Setting and keeping priorities is hard these days. You might have things set one day and the next day things change. Everything seems a little more chaotic than it used to be.
Maybe that’s because the world is changing at a faster pace. Businesses are facing new dynamics. People are more easily distracted.
When everyone seems to be overwhelmed, it’s can be hard to find your footing. And it can be difficult to work a consistent path forward.
Not to mention, of course, the fundamental issue that you have too many priorities and not enough resources.
All of this makes it hard to decide where to focus your time and energy.
I hate to have things fall through the cracks. But if I chase down every immediate issue, I will never get to the longer term things that are important–many of which will help avoid future emergencies.
While the fact that this is a common struggle helps somewhat, I still take it personally. I don’t want to rely on excuses. When things get tough, I want to be someone who overcomes the chaos, helps bring order, and gets things done.
Maybe you want to do that too.
Because when you look at great leaders, they always seem to find a way. They find a through-line by focusing on certain things and ignoring others. They manage relationships well along the way. And they somehow find a way to the finish line for the things that matter most.
I think that it comes down to balance. There needs to be a way to systematically focus attention on both short- and long-term things that are important.
Eisenhower’s urgent/important matrix is a helpful guide. But I find it a little difficult to follow on an ongoing basis.
I find it more helpful to think of priority channels.
Priority channels are more realistic
Keeping lists is a great thing, but it’s also problematic. Things just aren’t that clear-cut and force-ranked. Work is messier than that.
It might be more helpful to categorize the things on those lists. And to think of them all as flowing down certain channels over time.
Because that’s a better representation of how things work, and how you can work things more effectively.
Like a river, priorities flow along over time. They don’t flow at the same pace, as each channel has its own current. You shift your attention by cycling through these channels according to how things are flowing, and how you are pushing and pulling them along.
Like the old Frogger video game, you keep working your way back and forth from river bank to river bank.
Now, let’s talk about how we got these 4 channels.
The priority mix
You can determine priorities by looking at what makes one priority more worthy than the others. The ultimate mix is one that has visibility, impact, and timing.
If your project has all 3, it’s flowing down the Big Bang channel. This is a priority that is visible, will have a real impact, and for which the timing is right.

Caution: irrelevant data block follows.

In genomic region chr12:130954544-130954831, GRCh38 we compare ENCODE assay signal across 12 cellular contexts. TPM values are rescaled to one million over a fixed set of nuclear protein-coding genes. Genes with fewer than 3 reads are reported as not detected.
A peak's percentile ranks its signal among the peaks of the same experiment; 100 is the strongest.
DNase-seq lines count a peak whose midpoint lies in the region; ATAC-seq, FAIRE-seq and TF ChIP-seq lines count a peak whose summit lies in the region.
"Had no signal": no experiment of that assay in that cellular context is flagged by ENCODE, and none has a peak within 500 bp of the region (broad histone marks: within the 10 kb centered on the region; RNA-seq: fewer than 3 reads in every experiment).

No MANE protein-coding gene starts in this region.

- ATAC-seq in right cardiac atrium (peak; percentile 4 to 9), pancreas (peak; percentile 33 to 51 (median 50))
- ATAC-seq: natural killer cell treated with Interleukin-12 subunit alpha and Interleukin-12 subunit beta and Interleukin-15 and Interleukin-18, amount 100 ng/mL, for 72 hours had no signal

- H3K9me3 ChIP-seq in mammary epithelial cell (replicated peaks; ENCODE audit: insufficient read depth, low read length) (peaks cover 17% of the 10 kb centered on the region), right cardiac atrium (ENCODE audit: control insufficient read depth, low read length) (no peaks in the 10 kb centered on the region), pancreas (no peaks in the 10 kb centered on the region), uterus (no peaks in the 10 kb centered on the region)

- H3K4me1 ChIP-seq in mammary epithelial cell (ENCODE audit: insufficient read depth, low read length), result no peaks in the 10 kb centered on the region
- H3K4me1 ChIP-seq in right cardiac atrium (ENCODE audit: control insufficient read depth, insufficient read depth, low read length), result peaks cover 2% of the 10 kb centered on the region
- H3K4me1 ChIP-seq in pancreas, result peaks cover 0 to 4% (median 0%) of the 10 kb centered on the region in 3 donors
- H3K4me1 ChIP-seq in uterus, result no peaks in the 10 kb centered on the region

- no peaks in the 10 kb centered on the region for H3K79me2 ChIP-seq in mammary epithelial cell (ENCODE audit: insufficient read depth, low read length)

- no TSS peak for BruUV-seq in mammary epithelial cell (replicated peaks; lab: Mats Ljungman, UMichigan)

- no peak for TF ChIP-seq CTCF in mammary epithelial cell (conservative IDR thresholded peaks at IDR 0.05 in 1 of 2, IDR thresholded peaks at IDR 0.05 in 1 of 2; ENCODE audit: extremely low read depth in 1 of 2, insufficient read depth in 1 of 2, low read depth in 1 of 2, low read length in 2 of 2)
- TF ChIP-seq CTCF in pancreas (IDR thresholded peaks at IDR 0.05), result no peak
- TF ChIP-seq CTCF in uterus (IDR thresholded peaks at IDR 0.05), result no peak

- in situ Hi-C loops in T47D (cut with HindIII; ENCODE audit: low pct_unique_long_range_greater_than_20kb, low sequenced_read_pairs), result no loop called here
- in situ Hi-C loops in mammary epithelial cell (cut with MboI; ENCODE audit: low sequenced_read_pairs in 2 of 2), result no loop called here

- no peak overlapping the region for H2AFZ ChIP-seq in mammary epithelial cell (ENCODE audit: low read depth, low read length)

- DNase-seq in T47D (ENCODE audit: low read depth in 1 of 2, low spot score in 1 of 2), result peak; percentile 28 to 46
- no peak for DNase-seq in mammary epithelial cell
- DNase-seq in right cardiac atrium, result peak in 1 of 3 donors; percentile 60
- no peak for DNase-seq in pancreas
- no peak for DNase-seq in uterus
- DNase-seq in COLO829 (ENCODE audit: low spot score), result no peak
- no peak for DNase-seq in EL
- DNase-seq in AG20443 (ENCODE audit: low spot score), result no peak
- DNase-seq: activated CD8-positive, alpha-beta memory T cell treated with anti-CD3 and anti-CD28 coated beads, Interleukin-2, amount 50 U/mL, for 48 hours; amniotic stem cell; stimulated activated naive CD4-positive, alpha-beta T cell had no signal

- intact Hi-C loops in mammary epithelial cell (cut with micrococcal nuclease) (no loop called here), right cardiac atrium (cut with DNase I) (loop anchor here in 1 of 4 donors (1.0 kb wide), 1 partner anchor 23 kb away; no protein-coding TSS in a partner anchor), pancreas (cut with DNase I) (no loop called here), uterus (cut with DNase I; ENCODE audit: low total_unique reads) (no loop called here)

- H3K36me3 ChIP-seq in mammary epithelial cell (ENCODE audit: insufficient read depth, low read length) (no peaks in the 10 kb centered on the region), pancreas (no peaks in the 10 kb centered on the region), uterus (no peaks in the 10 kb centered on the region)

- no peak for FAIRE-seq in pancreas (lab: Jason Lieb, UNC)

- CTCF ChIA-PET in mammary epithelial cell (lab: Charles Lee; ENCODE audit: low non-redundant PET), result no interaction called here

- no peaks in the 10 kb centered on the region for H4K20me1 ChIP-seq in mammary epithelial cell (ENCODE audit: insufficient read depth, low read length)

This is the kind of project we naturally think of as a high priority. It occupies the kind of mind space that organizational high priorities do. People are aware of it at multiple levels, it is funded and approved, and there is a clear deadline or goal post.
You always need to be on your game for these and to dedicate most of your attention to things like this. It’s core to your role.
But that doesn’t mean that the rest of the world stops spinning. Let’s look at the other possible combinations.
Shovel ready priorities
If your initiative has visibility and impact, but the timing isn’t right, then that’s the kind of project that you need to get Shovel Ready.
These are the kinds of projects that are next up in the queue for the Big Bang category. But if you leave them to wither, you will be up against it when the timing comes around.
Instead of setting these priorities aside entirely, you need to get ready for them to hit. Reviewing contract details, brushing up on the technical details, socializing the concepts with stakeholders, and organizing a detailed plan of attack are all things that are important for this project’s success.
Now is the time to spend some cycles getting prepared for a successful launch and implementation. This work doesn’t need to take up huge chunks of your time, but you do need to weave it in somewhat consistently to make progress.
Working to get priorities Shovel Ready helps you to be prepared when the timing hits for these priorities. It can also help give you that unconscious processing time for your Big Bang projects. As you cycle through the nuances of an unrelated project, you might get useful insights for the one on the front burner now. Stepping away and doing something different but related can lead to some a-ha moments.
If your priority is something visible and the timing is right (or you have freedom to control the timing), but it doesn’t have a huge impact, this might be a good Quick Win.
A steady stream of Quick Wins helps you in many ways. Progress can be slow on bigger and longer term initiatives. Quick Wins help generate some momentum for you and your teams.
Anytime something crosses the finish line, you and your teams will have a sense of accomplishment. It’s ongoing proof that you can deliver.
Also, even though some Quick Wins may be small in impact, their impact will accumulate over time. And in many cases, it’s the small things that count.
Speaking of which, delivering these things helps to build a reputation of accomplishment. And that can strengthen influence for projects of all sizes.
While all that visibility is nice for lots of reasons, sometimes there are priorities that have impact and timing without being super visible.